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Always a Cowboy

Judge Wilson McCarthy and the Rescue of the Denver & Rio Grande Western Railroad

Will Bagley

Cowboy, judge, federal official, then business executive, Wilson McCarthy mirrored change and growth in the twentieth-century West. Leading the Denver & Rio Grande back from the brink saved a vital link in the national transportation system. The D&RGW ran over and through the scenic Rockies, developing mineral resources, fighting corporate wars, and helping build communities. The Depression brought it to its knees. Accepting federal assignment to save the line, McCarthy turned it into a paragon of mid-century railroading, represented by the streamlined, Vista-Domed California Zephyr, although success hauling freight was of more economic importance. Prior to that, McCarthy’s life had taken him from driving livestock in Canada to trying to drive the national economy as a director of the Reconstruction Finance Corporation, the first line of federal attack on the Depression. Always a Cowboy positions McCarthy’s story in a rich historical panorama..

Will Bagley is the author of Blood of the Prophets: Brigham Young and the Massacre at Mountain Meadows

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Ambiguous Borderlands

Shadow Imagery in Cold War American Culture

Erik Mortenson

The image of the shadow in mid-twentieth-century America appeared across a variety of genres and media including poetry, pulp fiction, photography, and film. Drawing on an extensive framework that ranges from Cold War cultural histories to theorizations of psychoanalysis and the Gothic, Erik Mortenson argues that shadow imagery in 1950s and 1960s American culture not only reflected the anxiety and ambiguity of the times but also offered an imaginative space for artists to challenge the binary rhetoric associated with the Cold War.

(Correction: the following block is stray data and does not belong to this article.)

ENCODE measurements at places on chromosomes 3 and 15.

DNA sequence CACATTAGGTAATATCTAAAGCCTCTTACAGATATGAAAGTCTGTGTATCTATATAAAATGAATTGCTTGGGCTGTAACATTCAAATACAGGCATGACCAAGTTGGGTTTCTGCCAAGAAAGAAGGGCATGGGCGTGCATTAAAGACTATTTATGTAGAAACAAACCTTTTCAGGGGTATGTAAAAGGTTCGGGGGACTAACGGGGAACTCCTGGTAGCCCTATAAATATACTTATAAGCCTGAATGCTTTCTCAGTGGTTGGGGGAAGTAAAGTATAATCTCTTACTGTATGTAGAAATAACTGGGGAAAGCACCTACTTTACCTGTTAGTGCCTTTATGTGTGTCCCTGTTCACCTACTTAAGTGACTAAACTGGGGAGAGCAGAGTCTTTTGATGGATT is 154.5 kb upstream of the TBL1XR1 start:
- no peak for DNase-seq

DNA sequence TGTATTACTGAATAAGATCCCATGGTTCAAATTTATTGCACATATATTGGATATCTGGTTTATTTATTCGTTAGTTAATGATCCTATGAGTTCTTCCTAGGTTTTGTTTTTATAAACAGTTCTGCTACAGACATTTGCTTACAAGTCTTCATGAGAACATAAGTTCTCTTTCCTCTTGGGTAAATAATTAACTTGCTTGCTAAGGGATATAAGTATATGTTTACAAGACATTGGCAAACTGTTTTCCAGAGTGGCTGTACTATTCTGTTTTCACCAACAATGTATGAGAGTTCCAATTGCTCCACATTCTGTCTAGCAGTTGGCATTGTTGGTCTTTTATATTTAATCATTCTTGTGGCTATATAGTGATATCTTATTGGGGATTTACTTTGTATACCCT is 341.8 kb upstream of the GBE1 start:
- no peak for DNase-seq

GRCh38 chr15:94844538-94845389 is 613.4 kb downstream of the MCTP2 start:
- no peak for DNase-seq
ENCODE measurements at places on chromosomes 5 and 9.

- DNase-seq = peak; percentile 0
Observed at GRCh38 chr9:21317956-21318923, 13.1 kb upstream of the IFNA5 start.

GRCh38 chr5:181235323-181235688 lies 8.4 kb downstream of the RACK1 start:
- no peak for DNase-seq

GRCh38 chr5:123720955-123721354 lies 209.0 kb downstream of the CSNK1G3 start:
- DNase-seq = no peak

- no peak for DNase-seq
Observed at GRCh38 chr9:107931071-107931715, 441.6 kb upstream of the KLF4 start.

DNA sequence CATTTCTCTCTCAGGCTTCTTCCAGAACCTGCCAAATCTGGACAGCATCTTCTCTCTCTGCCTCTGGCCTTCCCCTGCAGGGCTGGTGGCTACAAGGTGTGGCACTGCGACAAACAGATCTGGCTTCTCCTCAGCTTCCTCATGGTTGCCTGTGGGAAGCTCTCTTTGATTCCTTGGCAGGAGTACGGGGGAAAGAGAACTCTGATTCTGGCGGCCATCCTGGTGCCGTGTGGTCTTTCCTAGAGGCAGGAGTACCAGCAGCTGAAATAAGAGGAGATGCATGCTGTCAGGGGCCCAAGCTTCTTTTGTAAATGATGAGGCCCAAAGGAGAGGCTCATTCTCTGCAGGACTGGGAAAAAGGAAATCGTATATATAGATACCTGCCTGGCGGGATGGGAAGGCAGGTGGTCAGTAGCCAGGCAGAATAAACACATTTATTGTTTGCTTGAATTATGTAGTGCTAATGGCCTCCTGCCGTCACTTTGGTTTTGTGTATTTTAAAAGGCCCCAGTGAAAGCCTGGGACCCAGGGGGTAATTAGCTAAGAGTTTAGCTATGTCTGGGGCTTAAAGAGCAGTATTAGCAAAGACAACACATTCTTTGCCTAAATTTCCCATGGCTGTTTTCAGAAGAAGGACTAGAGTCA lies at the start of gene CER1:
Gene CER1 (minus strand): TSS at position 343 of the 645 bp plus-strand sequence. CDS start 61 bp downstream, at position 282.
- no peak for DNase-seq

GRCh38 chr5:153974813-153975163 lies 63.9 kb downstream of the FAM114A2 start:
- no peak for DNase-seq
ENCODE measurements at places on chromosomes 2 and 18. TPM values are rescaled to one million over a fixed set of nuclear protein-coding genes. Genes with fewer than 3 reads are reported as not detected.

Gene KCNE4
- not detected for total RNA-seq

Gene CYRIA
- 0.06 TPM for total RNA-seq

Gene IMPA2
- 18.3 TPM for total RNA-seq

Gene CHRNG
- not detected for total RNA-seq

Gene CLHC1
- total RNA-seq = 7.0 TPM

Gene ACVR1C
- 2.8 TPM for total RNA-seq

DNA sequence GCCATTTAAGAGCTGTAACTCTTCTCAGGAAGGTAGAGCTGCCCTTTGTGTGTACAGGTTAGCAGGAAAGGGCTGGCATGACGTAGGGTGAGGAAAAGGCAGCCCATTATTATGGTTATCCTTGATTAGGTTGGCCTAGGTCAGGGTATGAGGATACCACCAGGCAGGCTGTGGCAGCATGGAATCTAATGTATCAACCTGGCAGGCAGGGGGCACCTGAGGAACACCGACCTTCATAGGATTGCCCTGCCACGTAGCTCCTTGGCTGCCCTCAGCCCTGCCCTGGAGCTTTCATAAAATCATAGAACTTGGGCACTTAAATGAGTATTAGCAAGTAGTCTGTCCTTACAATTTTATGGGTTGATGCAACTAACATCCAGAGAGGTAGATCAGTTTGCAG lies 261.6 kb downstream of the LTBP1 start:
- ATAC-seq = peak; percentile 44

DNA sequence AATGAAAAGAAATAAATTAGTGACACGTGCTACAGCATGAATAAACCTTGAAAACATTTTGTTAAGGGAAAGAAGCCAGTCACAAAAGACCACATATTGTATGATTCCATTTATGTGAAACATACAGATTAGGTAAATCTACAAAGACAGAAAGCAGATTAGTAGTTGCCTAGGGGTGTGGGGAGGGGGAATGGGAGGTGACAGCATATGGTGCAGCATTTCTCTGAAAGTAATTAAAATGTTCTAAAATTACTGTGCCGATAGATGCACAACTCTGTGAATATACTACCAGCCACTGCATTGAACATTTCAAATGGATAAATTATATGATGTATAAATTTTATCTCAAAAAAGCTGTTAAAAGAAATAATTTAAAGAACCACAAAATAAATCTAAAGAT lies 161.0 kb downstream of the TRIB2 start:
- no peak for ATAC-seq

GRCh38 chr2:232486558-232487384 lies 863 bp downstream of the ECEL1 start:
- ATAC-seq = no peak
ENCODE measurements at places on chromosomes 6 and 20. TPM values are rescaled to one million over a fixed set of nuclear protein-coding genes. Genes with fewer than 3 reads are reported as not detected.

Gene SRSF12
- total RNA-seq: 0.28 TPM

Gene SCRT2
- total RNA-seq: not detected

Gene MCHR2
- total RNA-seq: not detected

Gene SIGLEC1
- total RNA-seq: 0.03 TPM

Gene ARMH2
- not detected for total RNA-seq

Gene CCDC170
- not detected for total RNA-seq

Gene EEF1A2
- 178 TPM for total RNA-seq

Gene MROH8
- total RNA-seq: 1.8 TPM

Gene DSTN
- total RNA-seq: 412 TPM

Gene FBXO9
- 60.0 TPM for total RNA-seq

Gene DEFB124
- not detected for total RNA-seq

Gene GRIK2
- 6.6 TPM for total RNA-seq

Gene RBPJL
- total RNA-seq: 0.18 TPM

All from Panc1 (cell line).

After contextualizing the postwar use of shadow imagery in the wake of the atomic bomb, Ambiguous Borderlands looks at shadows in print works, detailing the reemergence of the pulp fiction crime fighter “the Shadow” in the late-1950s writings of Sylvia Plath, Amiri Baraka, and Jack Kerouac. Using Freudian and Jungian conceptions of the unconscious, Mortenson then discusses Kerouac’s and Allen Ginsberg’s shared dream of a “shrouded stranger” and how this dream shaped their Beat aesthetic. Turning to the visual, Mortenson examines the dehumanizing effect of shadow imagery in the Cold War photography of Robert Frank, William Klein, and Ralph Eugene Meatyard.  Mortenson concludes with an investigation of the use of chiaroscuro in 1950s film noir and the popular television series The Twilight Zone, further detailing how the complexities of Cold War society were mirrored across these media in the ubiquitous imagery of light and dark.
 
From comics to movies, Beats to bombs, Ambiguous Borderlands provides a novel understanding of the Cold War cultural context through its analysis of the image of the shadow in midcentury media. Its interdisciplinary approach, ambitious subject matter, and diverse theoretical framing make it essential reading for anyone interested in American literary and popular culture during the mid-twentieth century.

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Ambition, Competition, and Electoral Reform

The Politics of Congressional Elections Across Time

Jamie L. Carson

In Ambition, Competition, and Electoral Reform, Jamie L. Carson and Jason M. Roberts present an original study of U.S. congressional elections and electoral institutions for 1872-1944 from a contemporary political science perspective. Using data on late

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America in the Age of the Titans

The Progressive Era and World War I

Sean Cashman